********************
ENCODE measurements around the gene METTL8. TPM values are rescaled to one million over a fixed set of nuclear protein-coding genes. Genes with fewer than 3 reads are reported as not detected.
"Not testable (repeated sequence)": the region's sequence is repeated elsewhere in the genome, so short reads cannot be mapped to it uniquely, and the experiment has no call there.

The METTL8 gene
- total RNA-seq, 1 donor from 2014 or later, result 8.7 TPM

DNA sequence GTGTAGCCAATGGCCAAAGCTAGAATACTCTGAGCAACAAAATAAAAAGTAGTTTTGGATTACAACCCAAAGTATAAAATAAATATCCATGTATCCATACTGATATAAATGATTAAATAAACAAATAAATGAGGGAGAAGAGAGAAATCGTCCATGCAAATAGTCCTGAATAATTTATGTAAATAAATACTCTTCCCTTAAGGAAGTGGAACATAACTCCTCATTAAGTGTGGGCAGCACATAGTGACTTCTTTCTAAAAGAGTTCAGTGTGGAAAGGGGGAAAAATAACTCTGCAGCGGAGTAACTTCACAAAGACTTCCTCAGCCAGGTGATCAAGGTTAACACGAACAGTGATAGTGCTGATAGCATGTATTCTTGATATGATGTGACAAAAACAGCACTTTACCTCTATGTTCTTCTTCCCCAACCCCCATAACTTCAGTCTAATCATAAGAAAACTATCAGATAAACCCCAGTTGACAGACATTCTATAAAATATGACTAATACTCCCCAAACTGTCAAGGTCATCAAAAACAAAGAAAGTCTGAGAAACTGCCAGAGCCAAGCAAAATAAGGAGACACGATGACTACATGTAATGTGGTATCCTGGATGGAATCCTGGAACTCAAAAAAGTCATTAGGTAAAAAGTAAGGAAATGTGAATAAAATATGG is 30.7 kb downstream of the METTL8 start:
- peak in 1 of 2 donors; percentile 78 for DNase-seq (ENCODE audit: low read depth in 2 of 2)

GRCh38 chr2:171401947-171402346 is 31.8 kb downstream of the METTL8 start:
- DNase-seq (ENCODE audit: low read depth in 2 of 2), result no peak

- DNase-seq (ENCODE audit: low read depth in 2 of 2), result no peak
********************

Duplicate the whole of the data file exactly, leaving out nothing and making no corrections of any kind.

ENCODE measurements around the gene METTL8. TPM values are rescaled to one million over a fixed set of nuclear protein-coding genes. Genes with fewer than 3 reads are reported as not detected.
"Not testable (repeated sequence)": the region's sequence is repeated elsewhere in the genome, so short reads cannot be mapped to it uniquely, and the experiment has no call there.

The METTL8 gene
- total RNA-seq, 1 donor from 2014 or later, result 8.7 TPM

DNA sequence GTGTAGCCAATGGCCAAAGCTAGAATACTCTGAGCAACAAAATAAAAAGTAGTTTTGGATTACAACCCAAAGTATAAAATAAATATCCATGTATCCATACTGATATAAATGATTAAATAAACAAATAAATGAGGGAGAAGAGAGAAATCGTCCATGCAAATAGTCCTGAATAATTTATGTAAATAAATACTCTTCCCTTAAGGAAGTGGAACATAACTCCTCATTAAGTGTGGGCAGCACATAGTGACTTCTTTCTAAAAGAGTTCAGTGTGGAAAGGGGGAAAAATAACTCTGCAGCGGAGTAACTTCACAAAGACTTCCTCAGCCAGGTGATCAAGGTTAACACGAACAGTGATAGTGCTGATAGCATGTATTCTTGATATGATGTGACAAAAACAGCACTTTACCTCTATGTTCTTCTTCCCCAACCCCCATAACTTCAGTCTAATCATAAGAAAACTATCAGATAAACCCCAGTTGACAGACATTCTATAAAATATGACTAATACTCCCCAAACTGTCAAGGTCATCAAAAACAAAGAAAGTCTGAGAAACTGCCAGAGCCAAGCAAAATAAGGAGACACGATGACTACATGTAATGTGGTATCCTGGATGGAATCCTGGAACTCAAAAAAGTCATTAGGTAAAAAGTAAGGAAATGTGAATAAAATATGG is 30.7 kb downstream of the METTL8 start:
- peak in 1 of 2 donors; percentile 78 for DNase-seq (ENCODE audit: low read depth in 2 of 2)

GRCh38 chr2:171401947-171402346 is 31.8 kb downstream of the METTL8 start:
- DNase-seq (ENCODE audit: low read depth in 2 of 2), result no peak

- DNase-seq (ENCODE audit: low read depth in 2 of 2), result no peak